Tomasi reckons the differences are more reflective of their press strategies, with one more expansive and instructive (and exaggerated in interpretation by media) and the other just more buttoned-up. Their business philosophies are both pragmatic, invariably. “The messaging appears slightly different as the two companies want to highlight different sides of their activity. At the end of the day, however, their approaches are not that different. Both are happy to capture opportunities with and without telcos,” he says.
What about the opportunity with private networking, generally, to reflect the strategic shift from the pair, plus interest in the discipline from so many other parties? “It is very important for Nokia,” reflects Bubley. “Clearly, it has had a tricky year on its main 5G business, so while this part is still relatively small, it’s growing faster and clearly has legs for the medium term.”
How medium-term, and how big? Is Nokia, in any way, placing bets on industrial 5G over consumer 5G, and on enterprise customers and private installations versus operator customers and big national networks? Bubley doubts it. “It is pushing as hard as possible on consumer 5G with mobile operators, although it has had some glitches. The enterprise bit is done in a separate division, so I’m not sure it’s really got much direct effect.”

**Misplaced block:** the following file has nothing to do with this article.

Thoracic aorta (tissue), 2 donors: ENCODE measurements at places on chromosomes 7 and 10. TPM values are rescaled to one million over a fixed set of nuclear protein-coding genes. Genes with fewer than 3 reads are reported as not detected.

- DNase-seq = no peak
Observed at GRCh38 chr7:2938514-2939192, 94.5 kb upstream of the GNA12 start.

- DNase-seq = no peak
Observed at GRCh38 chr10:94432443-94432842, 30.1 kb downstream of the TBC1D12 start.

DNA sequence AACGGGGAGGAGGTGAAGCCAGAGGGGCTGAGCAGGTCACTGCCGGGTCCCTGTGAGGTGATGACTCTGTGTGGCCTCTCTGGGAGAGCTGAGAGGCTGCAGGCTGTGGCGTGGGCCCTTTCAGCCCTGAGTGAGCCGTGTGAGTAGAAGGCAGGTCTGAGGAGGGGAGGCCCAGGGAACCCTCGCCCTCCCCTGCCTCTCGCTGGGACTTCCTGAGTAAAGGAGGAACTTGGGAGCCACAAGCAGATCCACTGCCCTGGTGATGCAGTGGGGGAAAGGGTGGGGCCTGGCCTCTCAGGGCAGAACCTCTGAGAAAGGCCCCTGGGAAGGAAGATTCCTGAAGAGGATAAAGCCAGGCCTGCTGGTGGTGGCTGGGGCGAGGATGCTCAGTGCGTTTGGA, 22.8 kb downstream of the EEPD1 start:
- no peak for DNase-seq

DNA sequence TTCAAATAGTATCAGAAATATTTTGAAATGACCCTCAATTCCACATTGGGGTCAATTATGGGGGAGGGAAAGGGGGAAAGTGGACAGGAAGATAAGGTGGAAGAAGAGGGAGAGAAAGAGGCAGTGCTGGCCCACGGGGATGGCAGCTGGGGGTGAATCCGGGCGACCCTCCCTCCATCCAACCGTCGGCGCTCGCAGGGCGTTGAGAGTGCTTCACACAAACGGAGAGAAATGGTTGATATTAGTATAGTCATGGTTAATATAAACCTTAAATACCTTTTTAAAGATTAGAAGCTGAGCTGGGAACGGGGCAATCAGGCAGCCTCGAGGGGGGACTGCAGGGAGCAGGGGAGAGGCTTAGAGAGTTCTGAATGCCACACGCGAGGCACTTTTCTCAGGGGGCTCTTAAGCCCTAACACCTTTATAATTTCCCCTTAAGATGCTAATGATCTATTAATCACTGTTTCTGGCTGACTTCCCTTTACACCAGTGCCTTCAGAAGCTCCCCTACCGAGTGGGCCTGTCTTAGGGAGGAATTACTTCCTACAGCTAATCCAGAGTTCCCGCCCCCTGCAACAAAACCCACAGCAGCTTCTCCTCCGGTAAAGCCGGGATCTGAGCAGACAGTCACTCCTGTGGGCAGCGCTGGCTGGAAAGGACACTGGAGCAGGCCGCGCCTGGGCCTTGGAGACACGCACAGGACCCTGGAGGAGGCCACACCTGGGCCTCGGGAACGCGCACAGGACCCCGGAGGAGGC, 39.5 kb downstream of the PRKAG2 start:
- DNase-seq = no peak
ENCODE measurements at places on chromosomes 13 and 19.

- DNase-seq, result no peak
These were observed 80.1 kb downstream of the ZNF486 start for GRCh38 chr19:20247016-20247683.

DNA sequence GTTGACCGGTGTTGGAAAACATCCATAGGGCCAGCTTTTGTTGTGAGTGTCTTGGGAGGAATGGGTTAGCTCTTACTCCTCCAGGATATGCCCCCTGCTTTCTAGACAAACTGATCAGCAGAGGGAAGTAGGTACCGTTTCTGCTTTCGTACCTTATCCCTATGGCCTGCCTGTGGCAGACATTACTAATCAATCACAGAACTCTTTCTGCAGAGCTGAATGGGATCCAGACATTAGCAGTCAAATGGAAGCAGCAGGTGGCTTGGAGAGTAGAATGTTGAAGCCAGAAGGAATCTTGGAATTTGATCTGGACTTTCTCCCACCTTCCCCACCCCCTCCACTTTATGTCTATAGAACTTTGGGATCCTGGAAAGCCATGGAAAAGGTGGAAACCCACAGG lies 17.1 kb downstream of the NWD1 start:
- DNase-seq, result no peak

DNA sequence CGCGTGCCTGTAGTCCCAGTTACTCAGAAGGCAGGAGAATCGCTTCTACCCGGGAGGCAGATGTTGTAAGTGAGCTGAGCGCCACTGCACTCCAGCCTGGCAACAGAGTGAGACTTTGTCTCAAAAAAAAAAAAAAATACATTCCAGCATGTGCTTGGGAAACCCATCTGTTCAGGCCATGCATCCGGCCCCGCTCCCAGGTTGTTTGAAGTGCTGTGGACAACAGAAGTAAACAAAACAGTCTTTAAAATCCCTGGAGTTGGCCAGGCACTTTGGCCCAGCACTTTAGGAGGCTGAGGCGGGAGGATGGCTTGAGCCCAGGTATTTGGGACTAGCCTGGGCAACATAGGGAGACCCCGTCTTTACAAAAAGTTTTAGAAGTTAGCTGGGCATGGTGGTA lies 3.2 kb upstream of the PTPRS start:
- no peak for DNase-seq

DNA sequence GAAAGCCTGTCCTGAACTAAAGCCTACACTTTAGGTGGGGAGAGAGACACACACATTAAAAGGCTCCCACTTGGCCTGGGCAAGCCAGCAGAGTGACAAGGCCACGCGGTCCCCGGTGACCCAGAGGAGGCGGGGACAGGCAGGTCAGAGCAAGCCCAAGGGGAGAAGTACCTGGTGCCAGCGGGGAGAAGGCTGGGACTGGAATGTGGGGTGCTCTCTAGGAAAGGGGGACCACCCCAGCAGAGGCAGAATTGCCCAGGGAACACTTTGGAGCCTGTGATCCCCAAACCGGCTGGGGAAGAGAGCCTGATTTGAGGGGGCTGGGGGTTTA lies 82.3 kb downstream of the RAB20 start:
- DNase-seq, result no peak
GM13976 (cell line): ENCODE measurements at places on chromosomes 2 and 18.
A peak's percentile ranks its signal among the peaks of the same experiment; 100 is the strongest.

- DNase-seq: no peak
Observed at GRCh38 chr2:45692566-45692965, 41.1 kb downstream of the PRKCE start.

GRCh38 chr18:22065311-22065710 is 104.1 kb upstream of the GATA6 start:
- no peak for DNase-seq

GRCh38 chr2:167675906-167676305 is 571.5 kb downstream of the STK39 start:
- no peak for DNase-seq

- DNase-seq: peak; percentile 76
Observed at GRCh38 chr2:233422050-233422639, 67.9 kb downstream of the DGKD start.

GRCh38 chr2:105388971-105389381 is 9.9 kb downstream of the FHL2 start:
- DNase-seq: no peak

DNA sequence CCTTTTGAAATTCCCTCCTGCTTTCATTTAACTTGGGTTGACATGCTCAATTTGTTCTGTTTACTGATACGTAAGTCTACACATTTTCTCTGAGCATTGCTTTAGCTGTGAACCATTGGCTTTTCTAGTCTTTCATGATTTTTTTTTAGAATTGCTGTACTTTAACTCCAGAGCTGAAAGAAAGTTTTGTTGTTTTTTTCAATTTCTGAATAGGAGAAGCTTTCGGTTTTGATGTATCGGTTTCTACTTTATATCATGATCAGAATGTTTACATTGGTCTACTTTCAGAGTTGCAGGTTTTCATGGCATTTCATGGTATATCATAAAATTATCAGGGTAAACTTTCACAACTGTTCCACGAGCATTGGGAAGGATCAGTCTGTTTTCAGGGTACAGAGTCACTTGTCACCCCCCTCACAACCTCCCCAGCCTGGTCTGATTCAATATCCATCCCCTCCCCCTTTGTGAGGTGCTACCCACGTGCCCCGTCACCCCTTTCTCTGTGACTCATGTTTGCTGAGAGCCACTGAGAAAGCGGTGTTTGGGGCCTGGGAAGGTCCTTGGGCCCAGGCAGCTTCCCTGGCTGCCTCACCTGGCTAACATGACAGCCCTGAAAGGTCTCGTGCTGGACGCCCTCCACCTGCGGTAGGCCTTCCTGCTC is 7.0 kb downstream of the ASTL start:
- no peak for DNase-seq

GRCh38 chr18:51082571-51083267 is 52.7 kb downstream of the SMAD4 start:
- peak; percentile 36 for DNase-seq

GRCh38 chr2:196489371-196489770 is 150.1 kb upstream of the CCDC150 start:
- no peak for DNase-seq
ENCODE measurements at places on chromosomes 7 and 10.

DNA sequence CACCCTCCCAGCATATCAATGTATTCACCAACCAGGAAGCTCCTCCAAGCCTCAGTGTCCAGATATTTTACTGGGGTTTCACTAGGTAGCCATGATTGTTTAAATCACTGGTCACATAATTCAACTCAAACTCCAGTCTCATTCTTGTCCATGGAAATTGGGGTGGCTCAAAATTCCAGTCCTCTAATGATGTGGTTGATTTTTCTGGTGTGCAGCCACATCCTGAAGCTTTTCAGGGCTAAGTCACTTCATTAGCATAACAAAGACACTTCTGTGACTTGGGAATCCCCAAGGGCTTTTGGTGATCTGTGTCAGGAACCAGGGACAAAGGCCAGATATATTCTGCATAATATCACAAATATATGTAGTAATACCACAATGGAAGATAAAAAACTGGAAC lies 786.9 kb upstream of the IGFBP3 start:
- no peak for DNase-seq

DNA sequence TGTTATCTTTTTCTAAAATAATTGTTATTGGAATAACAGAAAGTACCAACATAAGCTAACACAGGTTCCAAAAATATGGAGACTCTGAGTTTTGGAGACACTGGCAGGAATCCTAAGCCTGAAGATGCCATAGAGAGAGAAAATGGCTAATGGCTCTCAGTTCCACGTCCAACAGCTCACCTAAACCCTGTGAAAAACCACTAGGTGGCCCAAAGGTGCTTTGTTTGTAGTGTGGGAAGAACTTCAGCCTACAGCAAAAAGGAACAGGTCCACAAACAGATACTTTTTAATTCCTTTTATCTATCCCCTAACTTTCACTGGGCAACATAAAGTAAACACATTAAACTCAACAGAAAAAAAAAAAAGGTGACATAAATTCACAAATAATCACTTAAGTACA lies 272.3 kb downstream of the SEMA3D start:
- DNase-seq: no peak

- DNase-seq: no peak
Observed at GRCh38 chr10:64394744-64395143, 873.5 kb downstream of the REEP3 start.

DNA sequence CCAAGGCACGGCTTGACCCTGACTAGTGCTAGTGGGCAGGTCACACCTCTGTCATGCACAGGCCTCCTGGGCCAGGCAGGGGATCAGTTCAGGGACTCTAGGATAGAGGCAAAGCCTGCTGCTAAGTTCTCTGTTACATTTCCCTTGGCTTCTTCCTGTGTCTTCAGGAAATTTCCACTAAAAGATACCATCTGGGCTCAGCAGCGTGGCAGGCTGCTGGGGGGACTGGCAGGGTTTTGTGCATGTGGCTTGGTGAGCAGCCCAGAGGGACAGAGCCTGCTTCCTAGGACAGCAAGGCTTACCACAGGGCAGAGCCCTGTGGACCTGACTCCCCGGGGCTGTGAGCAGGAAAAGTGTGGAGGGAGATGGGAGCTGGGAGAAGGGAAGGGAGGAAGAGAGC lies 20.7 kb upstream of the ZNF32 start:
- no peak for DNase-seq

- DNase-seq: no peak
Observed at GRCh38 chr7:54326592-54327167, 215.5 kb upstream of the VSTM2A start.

Tomasi comments: “It is about developing private networks and enterprise 5G alongside its traditional business, and not as a replacement. Even highly promising verticals such as manufacturing will see a steady growth rather than a spike, as many pieces – devices, onboarding, education – need to fall in the right place for the market to really grow. And that will take many years.”
But Gergs at ABI repeats that enterprise-grade 5G is the only 5G story in town, or will be by the time the book has been written anyway. “The whole telco industry needs to understand the long-term revenue opportunity with 5G is in the enterprise domain. Consumer rollouts will not pay back [on] the necessary investment in 5G. So it is not surprising to see all vendors gearing up and targeting enterprises,” he says.
ABI has run the rule on 5G pay-back; it will take 15 years for the telecoms industry to get a return on its 5G investments in the consumer space alone, and 10 years “if enterprise business models are in place”, it reckons. It projects revenues for private 5G to reach $32 billion by 200. This looks, well, big, but also kind of meaningless. The 15-to-10 reduction seems more significant, although hardly the kind of ROI fast-tracking the market-sizing seemed to suggest.